If you’re anything like us, you spend hours sitting at your desk during the day. Studies have shown that we spend an average of 10 hours a day sitting! Not to worry – here are five quick exercises you can do at your desk to help raise your heartrate, burn calories, and increase strength.


Sit on the edge of your chair (not rolling!) with your feet together. Place your hands on the edge of your chair just outside where your thighs would sit with your fingers facing out. Keep your feet planted firmly on the ground and bend your elbows to 90 degrees, lowering yourself towards the floor. Straighten your arms to bring yourself up to the starting position.

triceps dip

Photo Credit: Tribesports


Remain seated and grip the bottom of your chair for stability. Straighten one of your legs under your desk and point your toes. Lift the leg an inch, and then lower. Make sure to keep your abdominal muscles tight and switch sides after completing 15-20 lifts.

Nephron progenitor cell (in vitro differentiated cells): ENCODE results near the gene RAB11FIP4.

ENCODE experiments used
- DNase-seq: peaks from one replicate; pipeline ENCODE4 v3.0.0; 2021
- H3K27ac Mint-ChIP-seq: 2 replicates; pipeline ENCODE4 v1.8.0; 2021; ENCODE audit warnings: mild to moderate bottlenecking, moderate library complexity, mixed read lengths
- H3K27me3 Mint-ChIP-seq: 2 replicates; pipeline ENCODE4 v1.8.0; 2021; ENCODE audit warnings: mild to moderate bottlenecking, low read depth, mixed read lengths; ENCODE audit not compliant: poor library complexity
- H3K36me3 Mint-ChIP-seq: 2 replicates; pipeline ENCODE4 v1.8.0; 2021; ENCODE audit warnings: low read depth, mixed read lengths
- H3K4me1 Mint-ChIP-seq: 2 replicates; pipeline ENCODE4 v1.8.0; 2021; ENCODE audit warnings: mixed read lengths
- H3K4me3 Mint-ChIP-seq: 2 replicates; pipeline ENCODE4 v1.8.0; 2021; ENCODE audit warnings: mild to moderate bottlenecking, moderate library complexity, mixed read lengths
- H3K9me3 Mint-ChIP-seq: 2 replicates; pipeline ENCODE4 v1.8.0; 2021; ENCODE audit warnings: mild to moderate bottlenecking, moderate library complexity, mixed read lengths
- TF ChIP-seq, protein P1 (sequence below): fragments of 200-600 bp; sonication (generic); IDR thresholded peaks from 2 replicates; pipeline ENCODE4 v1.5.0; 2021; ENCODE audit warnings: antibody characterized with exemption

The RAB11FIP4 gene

Seated leg raise

Photo Credit: Livestrong


Stand away from a wall and lean your body towards the wall. Place both hands flat on the wall and lower yourself towards the wall by bending your elbows. Lower as close to the wall as you can, and then extend your arms back to a straight position without locking your elbows.

wall push up

Photo Credit: Good Housekeeping


Stand about a foot in front of your chair with your feet hip-width apart. Slowly lower your body towards the seat of your chair-like you are going to sit down, while keeping your knees over your feet. Keep your body weight in the heels of your feet. Without actually sitting down, lower your body as far as you can. Then raise your body back up to a standing position.

chair squats

Photo Credit: lifescript


Stand facing the back of your chair and lightly rest your hands on it for balance. Keep your legs hip-width apart with a slight bend in your knees. On an exhale, raise onto the balls of your feet and hold for 2 seconds. On your inhale, lower the heels of your feet towards the ground, without letting them touch.

standing calf raises

Photo Credit: Women’s Fitness